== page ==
entrepreneurial way. It’s particularly important to encourage women to consider enterprise and business ownership as they are currently much less likely than men to be involved in entrepreneurial activity.3 This isn’t because they are less entrepreneurial or less able to run a successful business – but because of a complex set of issues which often prevent women from taking the first steps. These can include: accessing and acquiring finance; balancing caring and family responsibilities; and, building and maintaining self-belief and confidence. Although these are also issues for men, evidence shows that they often affect women in a different way and can become barriers to setting up and growing a business. Hence the need to develop specific strategies to encourage and assist women’s enterprise development. It is also important to recognise the connection between the development of women’s enterprise and the resultant opportunities which arise for increased employment and higher skills levels in general, either through improved access to the labour market via women-owned businesses, through improved routes to self-employment or through the influence on the unemployed of inspiring role models.

1.2 The regional enterprise statistics show that women are still substantially under-represented within business ownership. Only 12% of businesses in the Northwest are majority-owned by women with the UK average 14%. Of working age women in the region, 4.2% are self-employed (which represents around 27% of total self-employed). However, regional comparisons show the Northwest to have the third


Early male entrepreneurial activity is more than twice that of female activity (7.32 and 3.42 respectively): GEM 2007


Northwest Women’s Enterprise Action Plan 2008

highest level of female business starts behind London and the South East.4

1.3 The importance of engaging more women in enterprise was highlighted by the Government in its recently published enterprise strategy, 'Enterprise; unlocking the UK’s talent’. 5 ‘Women represent half the UK’s population, but are the largest under-represented group in the UK in terms of participation in enterprise and offer a wealth of untapped talent and economic opportunity.’ To address this issue, the Government announced a number of initiatives to specifically target women, including piloting women’s business centres, mentoring provision and a new capital fund for women-led enterprises. In addition, a national centre for policy and research on women’s enterprise will be developed by Prowess. (See section 4 for more details on the national Enterprise Strategy activities.)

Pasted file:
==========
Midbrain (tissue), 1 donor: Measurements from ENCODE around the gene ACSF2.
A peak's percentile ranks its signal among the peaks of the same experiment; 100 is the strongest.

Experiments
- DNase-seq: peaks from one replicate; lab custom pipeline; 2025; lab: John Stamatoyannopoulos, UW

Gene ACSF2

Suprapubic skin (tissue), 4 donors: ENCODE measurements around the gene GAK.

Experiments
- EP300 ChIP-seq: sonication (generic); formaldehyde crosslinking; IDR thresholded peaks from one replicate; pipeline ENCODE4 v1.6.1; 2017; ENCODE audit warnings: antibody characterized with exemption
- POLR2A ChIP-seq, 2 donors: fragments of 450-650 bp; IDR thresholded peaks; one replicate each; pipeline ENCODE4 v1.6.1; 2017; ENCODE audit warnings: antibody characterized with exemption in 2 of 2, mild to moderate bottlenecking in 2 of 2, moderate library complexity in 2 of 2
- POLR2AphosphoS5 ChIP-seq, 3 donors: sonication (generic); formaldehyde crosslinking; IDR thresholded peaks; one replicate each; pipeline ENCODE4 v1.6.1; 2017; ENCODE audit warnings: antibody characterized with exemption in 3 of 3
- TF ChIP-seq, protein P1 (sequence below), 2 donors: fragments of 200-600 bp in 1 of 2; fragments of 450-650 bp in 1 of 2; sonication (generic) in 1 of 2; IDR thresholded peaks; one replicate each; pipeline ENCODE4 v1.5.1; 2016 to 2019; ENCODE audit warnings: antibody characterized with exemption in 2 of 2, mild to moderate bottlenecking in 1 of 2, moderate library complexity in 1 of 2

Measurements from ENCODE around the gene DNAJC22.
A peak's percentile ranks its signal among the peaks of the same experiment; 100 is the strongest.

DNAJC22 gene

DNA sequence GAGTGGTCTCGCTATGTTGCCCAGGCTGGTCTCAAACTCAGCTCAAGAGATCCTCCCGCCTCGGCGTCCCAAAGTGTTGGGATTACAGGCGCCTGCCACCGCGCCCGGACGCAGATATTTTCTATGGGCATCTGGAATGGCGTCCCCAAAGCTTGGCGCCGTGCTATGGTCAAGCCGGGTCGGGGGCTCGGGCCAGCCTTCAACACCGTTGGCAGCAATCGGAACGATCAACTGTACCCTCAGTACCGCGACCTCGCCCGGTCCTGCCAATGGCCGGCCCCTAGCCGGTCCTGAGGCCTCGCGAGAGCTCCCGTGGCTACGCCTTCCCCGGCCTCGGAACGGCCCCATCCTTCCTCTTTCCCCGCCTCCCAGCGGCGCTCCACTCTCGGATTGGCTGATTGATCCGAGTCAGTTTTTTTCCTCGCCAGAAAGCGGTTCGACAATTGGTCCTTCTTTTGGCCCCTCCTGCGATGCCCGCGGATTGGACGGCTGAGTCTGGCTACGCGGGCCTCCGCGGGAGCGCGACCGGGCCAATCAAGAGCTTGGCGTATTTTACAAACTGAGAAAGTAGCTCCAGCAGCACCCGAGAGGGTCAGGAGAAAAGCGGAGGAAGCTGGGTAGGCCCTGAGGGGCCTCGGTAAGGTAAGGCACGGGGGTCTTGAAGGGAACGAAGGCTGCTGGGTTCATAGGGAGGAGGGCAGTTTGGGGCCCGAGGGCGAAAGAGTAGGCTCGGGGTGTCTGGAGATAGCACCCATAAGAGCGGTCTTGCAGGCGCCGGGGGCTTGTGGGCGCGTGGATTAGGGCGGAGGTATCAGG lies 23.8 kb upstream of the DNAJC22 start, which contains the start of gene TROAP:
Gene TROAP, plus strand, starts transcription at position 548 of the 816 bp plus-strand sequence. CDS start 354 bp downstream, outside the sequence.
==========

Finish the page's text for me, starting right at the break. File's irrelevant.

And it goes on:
1.4 Developing a formal action plan for women’s enterprise in the Northwest isn’t about starting from a zero-base. It builds on valuable work carried out across the region by committed individuals and organisations for many years, which has resulted in a twofold increase in female self-employment and women’s business ownership.6 There is also a high level of expertise and knowledge of women’s enterprise issues within the region and, with the publication of the Northwest Enterprise Strategy, along with the new national Enterprise Strategy, the time is right for highlighting the critical role women’s enterprise will play in closing the productivity gap which exists in comparison to other UK regions. Women’s entrepreneurship is relevant to a number of strategic issues and to a range of regional stakeholders, and this plan aims to provide a coordinated approach for this activity to complement and assist implementation of key regional and sub-regional strategic priorities . 4

State of Women’s Enterprise in the UK, 2007 (Prowess) Available at BERR website: 6 Although starting from a low base, female Total Entrepreneurial Activity in the Northwest has increased more than other English regions between 2002 and 2007 (GEM 2007 Report) 5


Northwest Women’s Enterprise Action Plan 2008

1.5 The most important reason for developing a women’s enterprise action plan is to ensure that women across the region are encouraged and inspired to think of starting or growing a business, and to access the support and assistance which is available to them. It also aims to encourage existing women entrepreneurs to become involved in the development and promotion of women’s enterprise activity themselves, particularly through the Women’s Enterprise Ambassadors Campaign.7